Position after 16. g4!?  What’s going on? 

16…h5 17. h3 g5 18. Bd2 Ng6 19. Be1 Nf6 20. Kg2 Nh4+

The situation is very sharp. White loses his useful dark square bishop but maintains a king side blockade. 

21. Bxh4 gxh4 22. Qe1 Nh7 23. Na4 Qg5 24. Nb6 Rxb6 25. axb6 Nf6 26. Kh2(!) Sidestepping problems. The sacrifice introduced by black on move 24 may be insufficient.

26… hxg4 27. hxg4 Bxg4 28. Rg1 Qh6 29. Nd2 Bh5 30. Ra7 Rf7 31. Qxh4 Kh7 32. Qg5! This simplification wins.

32…Bg6+ 33. Qxh6+ Bxh6 34. Rga1 Nh5 35. Rxb7!

A typical blitz finale. Black gives up as 35….Rxb7 36. Ra7 wins for white. 


I am going to add to this post and introduce the historical 1982 Biyiasis material, as well as other topical games in this 9…a5!? defensive line.  Interestingly, I could not find the Biyiasis game (Philadelphia Swiss) in the usual Chessbase databases – yet another game from the past that this column will “contribute” to future databases.

The Fabulous 80s: Fun and Chess in Eeklo Belgium

November 16, 2007

Belgium has always been a nice place to play. Eeklo is in Flemish Belgium (Dutch language, no French) nestled near the Dutch border (Sas van Gent, Holland, has been another location for the event). It is slightly larger than the proverbial one-horse town that would be a one-horse town if somebody gave it a horse. In the center of town, there was a cafe with the crowd-pleasing “crevette salade” – very yummy.

Here is a battle versus future GM Danny King in the Eeklo, Belgium ECI International. There is also a concomitant ECI Youth Open. Luminaries who have played in this event in years past include John van der Wiel, David Goodman, Pavel Blatny, Philipp Schlosser, Ferdinand Hellers, Erik Pedersen, and more!

Danny King – IM M. Ginsburg ECI 1983 Eeklo, Belgium

1. Nf3 g6 2. d4 Bg7 3. g3 Nf6 4. Bg2 O-O 5. O-O d6 6. c4 Nbd7 7. Nc3 e5 8. h3 c6 9. e4 Re8 10. Re1 exd4 11. Nxd4 a5 Needless to say white has good chances to gain an edge starting from here, but white’s next few moves seem tentative.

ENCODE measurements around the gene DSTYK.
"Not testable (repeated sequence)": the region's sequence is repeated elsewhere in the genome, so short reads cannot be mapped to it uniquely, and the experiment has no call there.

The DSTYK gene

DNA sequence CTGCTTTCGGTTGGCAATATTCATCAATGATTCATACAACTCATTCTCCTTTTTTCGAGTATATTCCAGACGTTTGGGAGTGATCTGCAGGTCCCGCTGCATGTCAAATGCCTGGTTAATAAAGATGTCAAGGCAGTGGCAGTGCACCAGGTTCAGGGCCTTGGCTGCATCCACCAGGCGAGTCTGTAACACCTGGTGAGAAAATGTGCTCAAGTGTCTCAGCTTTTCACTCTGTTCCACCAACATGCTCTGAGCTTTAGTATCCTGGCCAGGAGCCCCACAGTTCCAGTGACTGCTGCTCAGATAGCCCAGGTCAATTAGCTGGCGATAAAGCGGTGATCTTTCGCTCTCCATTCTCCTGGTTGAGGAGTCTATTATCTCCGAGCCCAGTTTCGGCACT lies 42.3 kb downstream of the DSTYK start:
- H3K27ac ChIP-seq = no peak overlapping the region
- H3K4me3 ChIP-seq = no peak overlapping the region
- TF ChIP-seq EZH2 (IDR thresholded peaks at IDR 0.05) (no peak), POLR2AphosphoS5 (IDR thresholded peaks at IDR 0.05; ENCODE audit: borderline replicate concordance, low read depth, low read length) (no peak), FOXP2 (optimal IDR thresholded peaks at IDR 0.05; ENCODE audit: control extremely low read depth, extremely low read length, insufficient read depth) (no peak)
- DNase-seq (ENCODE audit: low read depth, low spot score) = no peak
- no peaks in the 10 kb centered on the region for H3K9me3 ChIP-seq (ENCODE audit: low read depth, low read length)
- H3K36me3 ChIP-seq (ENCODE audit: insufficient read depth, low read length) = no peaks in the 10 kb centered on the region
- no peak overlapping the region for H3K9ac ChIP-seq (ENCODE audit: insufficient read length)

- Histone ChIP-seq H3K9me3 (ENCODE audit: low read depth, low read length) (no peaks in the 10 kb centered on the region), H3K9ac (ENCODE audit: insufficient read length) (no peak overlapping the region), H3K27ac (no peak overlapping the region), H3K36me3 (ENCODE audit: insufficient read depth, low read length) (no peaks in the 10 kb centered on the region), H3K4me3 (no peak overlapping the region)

12. Rb1 Nc5 13. b3 Nh5 14. Be3 Be5!? White can’t repel with f4 because the g3 pawn would be hanging. The text sets up an unusual re-arrangement to keep black’s piece activity alive, but in retrospect it’s a little dubious.


15. Qd2 Ne6 16. Nde2?! 16. Nxe6 Bxe6 17. g4! is a strong idea. Black is running severely short of space after 17…Ng7 18. f4 Bf6 19. g5 Be7.

16…Qf6 17. Rbc1?! And here, 17. Na4! eyeing b6 is strong. Sometimes it’s best to simply vacate the a1-h8 diagonal in King’s Indian structures, leaving black’s pieces pointing at nothing.

17… g5! 18. Rf1 If 18. Na4 now, black has 18…Nhf4! (not 18…Nef4? 19. Nb6!) with counterchances.


I have managed to totally confuse the strong captain of the white forces with my unusual play. This move prohibits white’s agenda with f2-f4 in the most radical way and cements black’s advantage. A classic example of two sides each pursuing their own agenda, almost unmindful of the other, with one side arriving slightly earlier at the goal.


19. g4 Ng7 20. Ng3 h5 21. f3 Nge6?! 21…hxg4 22. fxg4 Qh6! is strong.

22. Nce2! White hunkers down an plays a set of optically horrific moves, but in fact they are strong and limit black’s pull to a minimum.

22… hxg4?! Stronger is the immediate 22…Qh8! – it is careless to let white operate on the f-file right away.

23. fxg4 Qh8 24. Bxf4 Nxf4 25. Nxf4 Bxf4


26. Rxf4!? White is doing his best to stay afloat.

26…gxf4 27. Nh5 Qe5 28. Rf1 Re6! A very useful transfer of the rook for offensive and defensive purposes. See the note to black’s 32nd move for how I should have to used this rook to get at white’s king.